Friday’s headlines were peppered with superlatives like “surged,” “smashed,” and “huge,” when describing the latest jobs numbers. Another 304,000 jobs were added in January. The official “U-3” unemployment rate is down to 4.0 percent. Employers are being forced to recruit from the tens of millions of people who don’t show up in the unemployment rate.
Finally, after decades on — or under — the bottom rungs of the jobs ladder with their stagnant or declining wages, millions of Americans may get their chance to be valued enough to be recruited and to earn raises.
The last thing those Americans need is for Congress or the president to stop the positive momentum by taking immigration actions that would add competition from millions of new job seekers through increased immigration, more guest workers, weaker enforcement and new amnesties.
Some 50 million working-age U.S. residents (aged 18-64) are still not in the labor market at all. Of course, not all of them need a job. But large numbers do. For example, 35 million people under age 65 live in poverty. One of every five Hispanics is impoverished. One of every three working-age black Americans still has no job.
Journalists routinely provide compelling stories of demographic and geographic pockets filled with economic despair across the country. Let’s abandon them no more.
One group of concern is people who have been incarcerated. Hundreds of thousands of Americans and immigrants will be released from U.S. prisons this year. The number will be even higher than usual because of the new criminal justice reform law the president is certain to tout in his State of the Union address.
The first thing all these vulnerable Americans — and their communities — need is for employers to offer jobs. Because of the robust job creation in this Trump economy, the chronically unemployed, the under-employed, the discouraged and the ex-offenders should have the best opportunity in decades to enter the steady-paycheck world.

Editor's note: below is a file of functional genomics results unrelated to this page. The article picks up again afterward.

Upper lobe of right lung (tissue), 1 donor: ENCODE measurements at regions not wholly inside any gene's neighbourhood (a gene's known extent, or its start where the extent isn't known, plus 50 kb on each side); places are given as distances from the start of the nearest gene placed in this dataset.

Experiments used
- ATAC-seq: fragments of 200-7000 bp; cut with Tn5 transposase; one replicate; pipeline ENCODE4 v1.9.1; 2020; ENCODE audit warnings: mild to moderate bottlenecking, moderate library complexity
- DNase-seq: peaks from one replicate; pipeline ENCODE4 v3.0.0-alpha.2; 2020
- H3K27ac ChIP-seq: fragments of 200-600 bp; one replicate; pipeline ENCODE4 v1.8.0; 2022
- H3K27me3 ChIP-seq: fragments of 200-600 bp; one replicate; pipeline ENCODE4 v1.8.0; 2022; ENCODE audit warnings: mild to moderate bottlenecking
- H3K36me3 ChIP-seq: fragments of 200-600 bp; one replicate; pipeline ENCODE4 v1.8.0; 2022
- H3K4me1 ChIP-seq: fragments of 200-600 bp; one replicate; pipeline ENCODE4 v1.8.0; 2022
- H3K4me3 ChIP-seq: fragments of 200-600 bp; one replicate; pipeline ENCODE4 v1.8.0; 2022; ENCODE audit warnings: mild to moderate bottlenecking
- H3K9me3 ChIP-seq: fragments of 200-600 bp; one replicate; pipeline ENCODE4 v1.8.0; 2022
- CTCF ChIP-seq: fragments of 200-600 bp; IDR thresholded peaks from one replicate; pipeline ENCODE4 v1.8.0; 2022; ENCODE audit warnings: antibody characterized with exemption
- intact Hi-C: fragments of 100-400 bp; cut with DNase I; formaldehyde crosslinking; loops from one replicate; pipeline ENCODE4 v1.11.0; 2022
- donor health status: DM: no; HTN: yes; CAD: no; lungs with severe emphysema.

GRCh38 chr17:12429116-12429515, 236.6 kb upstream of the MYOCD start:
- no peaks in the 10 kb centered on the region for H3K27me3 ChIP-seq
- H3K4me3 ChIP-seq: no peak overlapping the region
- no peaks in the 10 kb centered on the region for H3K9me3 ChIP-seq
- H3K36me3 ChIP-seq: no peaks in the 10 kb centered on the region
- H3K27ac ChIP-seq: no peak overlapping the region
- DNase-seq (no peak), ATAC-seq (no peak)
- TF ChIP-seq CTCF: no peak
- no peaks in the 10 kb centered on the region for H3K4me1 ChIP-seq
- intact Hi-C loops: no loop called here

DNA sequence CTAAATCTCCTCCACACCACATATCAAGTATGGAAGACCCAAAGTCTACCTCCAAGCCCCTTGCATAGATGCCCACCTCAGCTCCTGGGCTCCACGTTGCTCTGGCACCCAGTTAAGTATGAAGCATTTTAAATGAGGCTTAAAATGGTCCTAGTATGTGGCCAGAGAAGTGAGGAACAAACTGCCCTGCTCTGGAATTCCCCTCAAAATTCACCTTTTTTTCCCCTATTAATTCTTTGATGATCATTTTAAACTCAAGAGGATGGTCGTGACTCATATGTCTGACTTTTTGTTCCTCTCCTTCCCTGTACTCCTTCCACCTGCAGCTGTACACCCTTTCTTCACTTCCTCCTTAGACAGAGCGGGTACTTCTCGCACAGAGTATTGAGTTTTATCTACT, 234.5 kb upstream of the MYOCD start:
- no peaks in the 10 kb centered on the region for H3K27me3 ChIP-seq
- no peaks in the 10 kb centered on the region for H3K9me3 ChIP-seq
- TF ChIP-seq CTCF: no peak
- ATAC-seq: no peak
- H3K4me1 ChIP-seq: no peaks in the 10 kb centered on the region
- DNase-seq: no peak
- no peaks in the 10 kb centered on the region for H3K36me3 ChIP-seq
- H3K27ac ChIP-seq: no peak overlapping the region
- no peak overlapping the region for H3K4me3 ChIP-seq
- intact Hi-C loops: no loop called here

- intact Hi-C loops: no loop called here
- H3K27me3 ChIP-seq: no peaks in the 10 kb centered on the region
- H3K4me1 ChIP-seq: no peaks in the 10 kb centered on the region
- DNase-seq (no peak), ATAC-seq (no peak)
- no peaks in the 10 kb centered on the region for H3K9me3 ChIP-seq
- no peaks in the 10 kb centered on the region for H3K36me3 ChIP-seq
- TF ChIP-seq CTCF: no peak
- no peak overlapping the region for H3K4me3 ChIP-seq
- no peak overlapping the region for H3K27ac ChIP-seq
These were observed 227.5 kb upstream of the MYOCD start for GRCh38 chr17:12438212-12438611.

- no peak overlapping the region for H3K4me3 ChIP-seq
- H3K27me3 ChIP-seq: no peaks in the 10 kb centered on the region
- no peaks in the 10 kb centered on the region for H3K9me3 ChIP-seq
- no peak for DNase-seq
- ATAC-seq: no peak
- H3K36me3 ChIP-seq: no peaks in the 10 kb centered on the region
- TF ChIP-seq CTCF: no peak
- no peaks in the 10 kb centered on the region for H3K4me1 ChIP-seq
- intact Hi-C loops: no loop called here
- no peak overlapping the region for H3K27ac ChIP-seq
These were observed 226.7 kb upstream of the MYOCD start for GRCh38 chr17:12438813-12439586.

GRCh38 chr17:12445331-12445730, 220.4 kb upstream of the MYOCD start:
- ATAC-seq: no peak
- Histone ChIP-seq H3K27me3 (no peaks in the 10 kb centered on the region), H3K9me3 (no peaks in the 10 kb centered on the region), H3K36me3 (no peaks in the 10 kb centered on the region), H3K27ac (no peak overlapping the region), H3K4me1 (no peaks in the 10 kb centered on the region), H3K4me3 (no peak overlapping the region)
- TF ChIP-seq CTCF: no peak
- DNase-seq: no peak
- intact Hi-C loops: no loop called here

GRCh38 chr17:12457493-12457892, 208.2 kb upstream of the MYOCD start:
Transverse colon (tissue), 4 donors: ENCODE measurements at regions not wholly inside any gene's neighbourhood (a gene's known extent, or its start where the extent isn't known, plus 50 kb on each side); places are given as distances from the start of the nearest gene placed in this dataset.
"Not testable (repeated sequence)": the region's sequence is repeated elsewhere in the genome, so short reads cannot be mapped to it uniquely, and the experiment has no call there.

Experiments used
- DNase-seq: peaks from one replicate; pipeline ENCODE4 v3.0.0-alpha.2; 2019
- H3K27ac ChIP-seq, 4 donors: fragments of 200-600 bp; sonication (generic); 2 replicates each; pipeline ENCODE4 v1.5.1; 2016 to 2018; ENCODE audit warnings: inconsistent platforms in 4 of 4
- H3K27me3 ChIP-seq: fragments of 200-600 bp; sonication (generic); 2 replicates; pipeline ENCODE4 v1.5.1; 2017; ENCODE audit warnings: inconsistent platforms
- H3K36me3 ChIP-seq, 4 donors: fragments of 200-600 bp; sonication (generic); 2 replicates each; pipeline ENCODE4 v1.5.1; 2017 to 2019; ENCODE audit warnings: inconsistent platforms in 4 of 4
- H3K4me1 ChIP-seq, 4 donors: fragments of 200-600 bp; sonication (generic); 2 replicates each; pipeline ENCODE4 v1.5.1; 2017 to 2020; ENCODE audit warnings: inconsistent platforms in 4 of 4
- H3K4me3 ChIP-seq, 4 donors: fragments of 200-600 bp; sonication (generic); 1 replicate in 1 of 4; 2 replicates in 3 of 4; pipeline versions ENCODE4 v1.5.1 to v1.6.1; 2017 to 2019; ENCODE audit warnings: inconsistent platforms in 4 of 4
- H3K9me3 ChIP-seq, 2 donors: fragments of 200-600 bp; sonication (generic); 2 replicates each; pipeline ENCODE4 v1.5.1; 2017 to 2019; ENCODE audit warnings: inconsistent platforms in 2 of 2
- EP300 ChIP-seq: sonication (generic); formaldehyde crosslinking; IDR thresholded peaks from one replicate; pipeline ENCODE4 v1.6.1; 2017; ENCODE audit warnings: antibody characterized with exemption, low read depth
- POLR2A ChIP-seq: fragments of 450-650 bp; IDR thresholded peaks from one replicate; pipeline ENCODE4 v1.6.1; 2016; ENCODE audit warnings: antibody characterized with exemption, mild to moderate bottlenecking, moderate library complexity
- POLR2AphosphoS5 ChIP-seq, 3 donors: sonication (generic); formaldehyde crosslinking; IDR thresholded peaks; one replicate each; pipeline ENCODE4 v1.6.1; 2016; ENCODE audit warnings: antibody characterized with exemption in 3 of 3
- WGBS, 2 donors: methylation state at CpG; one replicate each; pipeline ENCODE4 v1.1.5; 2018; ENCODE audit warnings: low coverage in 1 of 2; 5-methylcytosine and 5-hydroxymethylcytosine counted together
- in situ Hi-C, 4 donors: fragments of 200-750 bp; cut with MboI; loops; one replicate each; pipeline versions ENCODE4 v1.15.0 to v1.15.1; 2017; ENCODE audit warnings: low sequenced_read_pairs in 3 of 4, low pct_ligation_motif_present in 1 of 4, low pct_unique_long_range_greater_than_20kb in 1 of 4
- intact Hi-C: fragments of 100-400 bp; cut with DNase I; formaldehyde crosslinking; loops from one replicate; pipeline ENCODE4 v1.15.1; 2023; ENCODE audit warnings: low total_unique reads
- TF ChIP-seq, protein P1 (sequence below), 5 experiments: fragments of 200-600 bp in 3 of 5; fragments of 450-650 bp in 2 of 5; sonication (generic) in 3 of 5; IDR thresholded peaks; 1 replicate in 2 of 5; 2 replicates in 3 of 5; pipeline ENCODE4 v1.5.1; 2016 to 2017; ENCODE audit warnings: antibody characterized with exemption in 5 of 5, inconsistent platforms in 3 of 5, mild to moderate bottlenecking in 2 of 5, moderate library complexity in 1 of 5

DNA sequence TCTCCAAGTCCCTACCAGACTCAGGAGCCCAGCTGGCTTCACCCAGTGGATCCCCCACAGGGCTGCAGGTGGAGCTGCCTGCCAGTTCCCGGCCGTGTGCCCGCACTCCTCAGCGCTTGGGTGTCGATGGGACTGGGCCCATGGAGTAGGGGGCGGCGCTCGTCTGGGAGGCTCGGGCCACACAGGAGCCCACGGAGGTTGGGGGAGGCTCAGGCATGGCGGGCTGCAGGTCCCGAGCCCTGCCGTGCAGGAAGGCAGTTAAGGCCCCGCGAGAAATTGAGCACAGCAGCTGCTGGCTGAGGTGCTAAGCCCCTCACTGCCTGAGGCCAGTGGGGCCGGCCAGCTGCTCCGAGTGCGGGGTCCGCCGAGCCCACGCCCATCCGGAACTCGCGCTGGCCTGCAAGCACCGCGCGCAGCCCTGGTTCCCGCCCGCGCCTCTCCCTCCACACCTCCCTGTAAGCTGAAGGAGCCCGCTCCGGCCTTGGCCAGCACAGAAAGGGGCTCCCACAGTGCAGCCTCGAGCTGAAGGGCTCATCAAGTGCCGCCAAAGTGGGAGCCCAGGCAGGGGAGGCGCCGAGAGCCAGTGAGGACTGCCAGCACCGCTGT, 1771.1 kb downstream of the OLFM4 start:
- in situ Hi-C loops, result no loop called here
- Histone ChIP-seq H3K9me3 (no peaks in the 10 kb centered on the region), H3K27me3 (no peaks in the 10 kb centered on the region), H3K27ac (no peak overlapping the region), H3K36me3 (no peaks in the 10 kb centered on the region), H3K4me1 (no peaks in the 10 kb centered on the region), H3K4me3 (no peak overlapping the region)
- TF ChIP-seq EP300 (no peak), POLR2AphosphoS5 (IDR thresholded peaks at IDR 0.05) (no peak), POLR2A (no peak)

Unfortunately, many politicians of both parties fail to see the tightening labor market as an historic opportunity to lift the left-behind Americans. Rather, those politicians are joining with the many business lobbyists who demand more foreign workers even though our country clearly has no shortage of potential workers.
On the eve of his State of Union address, the president is under great pressure to increase the number of foreign workers instead of continuing to honor his campaign promises that immigration policies should prioritize the needs of Americans that have not benefited by the national economy in recent decades. Good jobs have always been the most effective anti-poverty program.
To be fair to employers, current non-workers who haven’t held a job for some time may be more difficult to recruit than filling jobs with new immigrants. But the country will be far better off moving these Americans from dependency on taxpayers and charity and into productivity. And the lives of those individuals can be transformed by the dignity and the financial rewards of work.
It is doubtful employers will do the necessary recruiting of those Americans and immigrants already here if the government increases the flow of foreign workers even higher than the current one million new immigrants who are given lifetime work permits each year plus hundreds of thousands of guest workers.
How much better it would be if the president could persuade Congress to speed up the momentum of recruiting previously unwanted workers. He can do that by sticking with his campaign promises to help American workers by working with Congress to cut unnecessary, generalized immigration like chain migration and the lottery, and to mandate E-Verify to shut off the jobs magnet that encourages illegal workers to come and stay in the United States.
The president should urge Congress to keep the recruitment momentum going.
Roy Beck is the president of NumbersUSA, a nonprofit group advocating for reduced immigration.
The views and opinions expressed in this commentary are those of the author and do not reflect the official position of The Daily Caller.